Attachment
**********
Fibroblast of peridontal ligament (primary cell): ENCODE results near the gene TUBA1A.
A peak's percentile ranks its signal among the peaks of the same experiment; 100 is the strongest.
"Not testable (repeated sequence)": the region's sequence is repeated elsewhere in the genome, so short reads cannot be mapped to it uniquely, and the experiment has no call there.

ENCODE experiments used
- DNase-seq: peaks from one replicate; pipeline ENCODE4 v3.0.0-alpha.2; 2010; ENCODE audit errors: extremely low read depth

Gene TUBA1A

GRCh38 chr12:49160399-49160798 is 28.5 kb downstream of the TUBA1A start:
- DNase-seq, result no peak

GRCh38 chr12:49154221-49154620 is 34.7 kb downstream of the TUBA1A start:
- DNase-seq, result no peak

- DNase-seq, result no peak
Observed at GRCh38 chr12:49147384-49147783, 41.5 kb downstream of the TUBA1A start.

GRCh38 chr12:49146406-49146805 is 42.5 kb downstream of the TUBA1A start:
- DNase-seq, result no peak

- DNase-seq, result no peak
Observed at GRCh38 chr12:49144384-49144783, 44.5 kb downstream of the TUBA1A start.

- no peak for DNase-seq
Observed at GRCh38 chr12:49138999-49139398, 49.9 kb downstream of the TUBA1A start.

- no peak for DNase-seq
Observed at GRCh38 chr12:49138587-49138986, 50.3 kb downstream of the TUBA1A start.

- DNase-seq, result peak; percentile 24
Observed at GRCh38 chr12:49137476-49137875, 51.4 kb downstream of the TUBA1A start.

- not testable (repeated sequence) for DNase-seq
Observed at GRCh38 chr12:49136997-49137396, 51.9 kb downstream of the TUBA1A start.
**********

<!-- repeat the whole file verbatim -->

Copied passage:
Fibroblast of peridontal ligament (primary cell): ENCODE results near the gene TUBA1A.
A peak's percentile ranks its signal among the peaks of the same experiment; 100 is the strongest.
"Not testable (repeated sequence)": the region's sequence is repeated elsewhere in the genome, so short reads cannot be mapped to it uniquely, and the experiment has no call there.

ENCODE experiments used
- DNase-seq: peaks from one replicate; pipeline ENCODE4 v3.0.0-alpha.2; 2010; ENCODE audit errors: extremely low read depth

Gene TUBA1A

GRCh38 chr12:49160399-49160798 is 28.5 kb downstream of the TUBA1A start:
- DNase-seq, result no peak

GRCh38 chr12:49154221-49154620 is 34.7 kb downstream of the TUBA1A start:
- DNase-seq, result no peak

- DNase-seq, result no peak
Observed at GRCh38 chr12:49147384-49147783, 41.5 kb downstream of the TUBA1A start.

GRCh38 chr12:49146406-49146805 is 42.5 kb downstream of the TUBA1A start:
- DNase-seq, result no peak

- DNase-seq, result no peak
Observed at GRCh38 chr12:49144384-49144783, 44.5 kb downstream of the TUBA1A start.

- no peak for DNase-seq
Observed at GRCh38 chr12:49138999-49139398, 49.9 kb downstream of the TUBA1A start.

- no peak for DNase-seq
Observed at GRCh38 chr12:49138587-49138986, 50.3 kb downstream of the TUBA1A start.

- DNase-seq, result peak; percentile 24
Observed at GRCh38 chr12:49137476-49137875, 51.4 kb downstream of the TUBA1A start.

- not testable (repeated sequence) for DNase-seq
Observed at GRCh38 chr12:49136997-49137396, 51.9 kb downstream of the TUBA1A start.